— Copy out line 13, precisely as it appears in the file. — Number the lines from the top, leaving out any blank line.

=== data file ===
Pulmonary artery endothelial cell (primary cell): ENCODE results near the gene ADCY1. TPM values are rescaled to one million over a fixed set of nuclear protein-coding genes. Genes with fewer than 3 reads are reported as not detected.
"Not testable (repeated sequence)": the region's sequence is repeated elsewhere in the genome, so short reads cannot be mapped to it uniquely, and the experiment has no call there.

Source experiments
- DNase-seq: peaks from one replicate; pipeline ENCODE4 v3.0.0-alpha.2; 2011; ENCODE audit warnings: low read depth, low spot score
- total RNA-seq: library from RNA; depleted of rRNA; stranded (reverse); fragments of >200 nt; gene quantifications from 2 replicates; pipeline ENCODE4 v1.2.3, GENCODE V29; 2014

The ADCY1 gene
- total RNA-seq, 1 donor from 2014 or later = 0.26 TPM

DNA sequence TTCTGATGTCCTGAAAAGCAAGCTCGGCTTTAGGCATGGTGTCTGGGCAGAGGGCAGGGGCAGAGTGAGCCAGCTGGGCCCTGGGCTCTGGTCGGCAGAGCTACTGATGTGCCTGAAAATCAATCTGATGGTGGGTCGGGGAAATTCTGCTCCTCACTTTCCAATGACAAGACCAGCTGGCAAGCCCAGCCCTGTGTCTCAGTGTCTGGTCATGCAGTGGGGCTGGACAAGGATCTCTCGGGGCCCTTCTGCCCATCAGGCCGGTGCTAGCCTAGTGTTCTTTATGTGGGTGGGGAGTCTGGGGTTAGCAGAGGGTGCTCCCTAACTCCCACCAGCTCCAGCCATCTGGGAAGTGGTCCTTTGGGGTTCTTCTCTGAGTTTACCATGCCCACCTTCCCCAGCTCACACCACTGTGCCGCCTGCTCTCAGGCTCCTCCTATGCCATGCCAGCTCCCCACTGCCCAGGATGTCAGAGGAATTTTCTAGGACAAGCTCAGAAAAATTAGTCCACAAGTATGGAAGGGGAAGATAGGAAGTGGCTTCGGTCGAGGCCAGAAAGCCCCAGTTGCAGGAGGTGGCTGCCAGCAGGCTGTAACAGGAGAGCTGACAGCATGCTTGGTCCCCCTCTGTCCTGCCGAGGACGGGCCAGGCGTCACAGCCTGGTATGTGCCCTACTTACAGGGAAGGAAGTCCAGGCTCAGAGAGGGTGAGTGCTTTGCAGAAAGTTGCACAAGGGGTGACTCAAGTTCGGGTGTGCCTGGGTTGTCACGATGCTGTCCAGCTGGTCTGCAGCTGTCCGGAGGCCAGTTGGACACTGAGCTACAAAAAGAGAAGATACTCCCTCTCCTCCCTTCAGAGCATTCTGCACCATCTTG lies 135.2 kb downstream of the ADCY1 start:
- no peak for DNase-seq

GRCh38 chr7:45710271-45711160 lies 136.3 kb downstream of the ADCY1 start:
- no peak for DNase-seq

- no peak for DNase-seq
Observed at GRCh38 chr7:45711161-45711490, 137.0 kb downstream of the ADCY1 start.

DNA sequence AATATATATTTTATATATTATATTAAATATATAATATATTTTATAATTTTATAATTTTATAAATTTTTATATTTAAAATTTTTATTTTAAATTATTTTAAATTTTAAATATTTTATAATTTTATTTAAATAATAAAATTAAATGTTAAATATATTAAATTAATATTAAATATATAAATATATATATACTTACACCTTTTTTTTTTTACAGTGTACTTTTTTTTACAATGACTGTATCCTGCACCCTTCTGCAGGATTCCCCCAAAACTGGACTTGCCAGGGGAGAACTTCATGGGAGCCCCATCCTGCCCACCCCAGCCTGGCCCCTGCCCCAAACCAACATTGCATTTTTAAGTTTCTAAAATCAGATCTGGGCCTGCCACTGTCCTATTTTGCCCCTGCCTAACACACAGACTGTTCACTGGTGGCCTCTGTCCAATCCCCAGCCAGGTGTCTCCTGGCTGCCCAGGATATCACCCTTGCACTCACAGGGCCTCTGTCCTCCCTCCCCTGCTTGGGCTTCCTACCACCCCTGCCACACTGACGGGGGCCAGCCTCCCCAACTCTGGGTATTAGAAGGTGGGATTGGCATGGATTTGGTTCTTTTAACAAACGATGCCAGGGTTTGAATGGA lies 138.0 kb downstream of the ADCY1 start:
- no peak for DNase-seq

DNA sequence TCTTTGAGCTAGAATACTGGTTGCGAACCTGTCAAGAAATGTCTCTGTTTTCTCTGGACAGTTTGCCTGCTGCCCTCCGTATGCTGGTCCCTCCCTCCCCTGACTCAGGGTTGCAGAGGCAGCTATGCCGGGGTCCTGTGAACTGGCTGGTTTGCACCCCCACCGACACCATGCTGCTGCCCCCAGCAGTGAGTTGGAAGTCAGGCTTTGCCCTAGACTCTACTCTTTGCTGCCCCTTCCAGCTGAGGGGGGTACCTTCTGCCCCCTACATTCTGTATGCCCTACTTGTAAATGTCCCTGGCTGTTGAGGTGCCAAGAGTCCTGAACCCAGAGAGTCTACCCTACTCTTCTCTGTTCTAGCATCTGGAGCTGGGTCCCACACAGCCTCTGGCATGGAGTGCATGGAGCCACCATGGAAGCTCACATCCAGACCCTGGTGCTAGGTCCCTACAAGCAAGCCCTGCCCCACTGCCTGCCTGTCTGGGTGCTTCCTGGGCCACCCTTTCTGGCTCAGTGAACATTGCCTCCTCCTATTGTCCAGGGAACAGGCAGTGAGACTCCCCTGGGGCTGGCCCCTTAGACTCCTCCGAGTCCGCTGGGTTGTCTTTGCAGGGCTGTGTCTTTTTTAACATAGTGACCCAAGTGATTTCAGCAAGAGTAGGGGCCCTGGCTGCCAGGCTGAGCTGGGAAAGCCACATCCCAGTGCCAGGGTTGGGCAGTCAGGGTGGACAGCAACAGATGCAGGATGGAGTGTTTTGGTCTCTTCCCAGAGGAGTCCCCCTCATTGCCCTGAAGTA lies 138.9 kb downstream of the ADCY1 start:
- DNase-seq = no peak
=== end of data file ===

Observed at GRCh38 chr7:45711161-45711490, 137.0 kb downstream of the ADCY1 start.